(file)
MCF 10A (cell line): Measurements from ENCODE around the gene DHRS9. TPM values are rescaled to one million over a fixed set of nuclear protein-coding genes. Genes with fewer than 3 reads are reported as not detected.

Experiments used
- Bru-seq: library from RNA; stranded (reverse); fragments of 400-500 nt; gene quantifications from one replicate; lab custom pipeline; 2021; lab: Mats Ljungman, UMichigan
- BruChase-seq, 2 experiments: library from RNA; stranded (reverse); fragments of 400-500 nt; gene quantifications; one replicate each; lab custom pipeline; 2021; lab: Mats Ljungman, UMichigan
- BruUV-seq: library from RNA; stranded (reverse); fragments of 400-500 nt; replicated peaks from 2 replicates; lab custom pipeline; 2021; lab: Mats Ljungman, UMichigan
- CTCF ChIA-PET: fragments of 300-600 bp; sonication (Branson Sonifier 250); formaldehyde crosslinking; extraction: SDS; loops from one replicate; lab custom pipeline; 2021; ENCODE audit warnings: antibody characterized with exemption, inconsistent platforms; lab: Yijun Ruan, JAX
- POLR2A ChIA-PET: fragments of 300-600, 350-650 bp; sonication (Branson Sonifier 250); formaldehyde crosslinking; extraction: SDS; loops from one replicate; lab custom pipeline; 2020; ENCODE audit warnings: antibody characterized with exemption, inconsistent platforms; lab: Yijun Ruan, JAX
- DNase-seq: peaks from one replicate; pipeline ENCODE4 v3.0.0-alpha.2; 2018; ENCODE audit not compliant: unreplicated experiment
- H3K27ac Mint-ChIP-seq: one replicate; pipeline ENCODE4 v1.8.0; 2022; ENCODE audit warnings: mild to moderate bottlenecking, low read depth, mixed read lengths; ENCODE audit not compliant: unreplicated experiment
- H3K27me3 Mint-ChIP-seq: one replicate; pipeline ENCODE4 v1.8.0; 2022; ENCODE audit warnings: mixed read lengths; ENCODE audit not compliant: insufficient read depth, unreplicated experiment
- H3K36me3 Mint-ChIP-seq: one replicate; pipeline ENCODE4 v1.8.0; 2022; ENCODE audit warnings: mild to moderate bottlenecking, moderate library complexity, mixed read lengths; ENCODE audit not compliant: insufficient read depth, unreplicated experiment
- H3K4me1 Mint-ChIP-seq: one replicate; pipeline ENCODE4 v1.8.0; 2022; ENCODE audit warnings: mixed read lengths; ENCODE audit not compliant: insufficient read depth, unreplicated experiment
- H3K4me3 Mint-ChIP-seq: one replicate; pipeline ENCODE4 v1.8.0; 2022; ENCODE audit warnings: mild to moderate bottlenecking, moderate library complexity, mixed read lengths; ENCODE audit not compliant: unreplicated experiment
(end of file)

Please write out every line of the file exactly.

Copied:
MCF 10A (cell line): Measurements from ENCODE around the gene DHRS9. TPM values are rescaled to one million over a fixed set of nuclear protein-coding genes. Genes with fewer than 3 reads are reported as not detected.

Experiments used
- Bru-seq: library from RNA; stranded (reverse); fragments of 400-500 nt; gene quantifications from one replicate; lab custom pipeline; 2021; lab: Mats Ljungman, UMichigan
- BruChase-seq, 2 experiments: library from RNA; stranded (reverse); fragments of 400-500 nt; gene quantifications; one replicate each; lab custom pipeline; 2021; lab: Mats Ljungman, UMichigan
- BruUV-seq: library from RNA; stranded (reverse); fragments of 400-500 nt; replicated peaks from 2 replicates; lab custom pipeline; 2021; lab: Mats Ljungman, UMichigan
- CTCF ChIA-PET: fragments of 300-600 bp; sonication (Branson Sonifier 250); formaldehyde crosslinking; extraction: SDS; loops from one replicate; lab custom pipeline; 2021; ENCODE audit warnings: antibody characterized with exemption, inconsistent platforms; lab: Yijun Ruan, JAX
- POLR2A ChIA-PET: fragments of 300-600, 350-650 bp; sonication (Branson Sonifier 250); formaldehyde crosslinking; extraction: SDS; loops from one replicate; lab custom pipeline; 2020; ENCODE audit warnings: antibody characterized with exemption, inconsistent platforms; lab: Yijun Ruan, JAX
- DNase-seq: peaks from one replicate; pipeline ENCODE4 v3.0.0-alpha.2; 2018; ENCODE audit not compliant: unreplicated experiment
- H3K27ac Mint-ChIP-seq: one replicate; pipeline ENCODE4 v1.8.0; 2022; ENCODE audit warnings: mild to moderate bottlenecking, low read depth, mixed read lengths; ENCODE audit not compliant: unreplicated experiment
- H3K27me3 Mint-ChIP-seq: one replicate; pipeline ENCODE4 v1.8.0; 2022; ENCODE audit warnings: mixed read lengths; ENCODE audit not compliant: insufficient read depth, unreplicated experiment
- H3K36me3 Mint-ChIP-seq: one replicate; pipeline ENCODE4 v1.8.0; 2022; ENCODE audit warnings: mild to moderate bottlenecking, moderate library complexity, mixed read lengths; ENCODE audit not compliant: insufficient read depth, unreplicated experiment
- H3K4me1 Mint-ChIP-seq: one replicate; pipeline ENCODE4 v1.8.0; 2022; ENCODE audit warnings: mixed read lengths; ENCODE audit not compliant: insufficient read depth, unreplicated experiment
- H3K4me3 Mint-ChIP-seq: one replicate; pipeline ENCODE4 v1.8.0; 2022; ENCODE audit warnings: mild to moderate bottlenecking, moderate library complexity, mixed read lengths; ENCODE audit not compliant: unreplicated experiment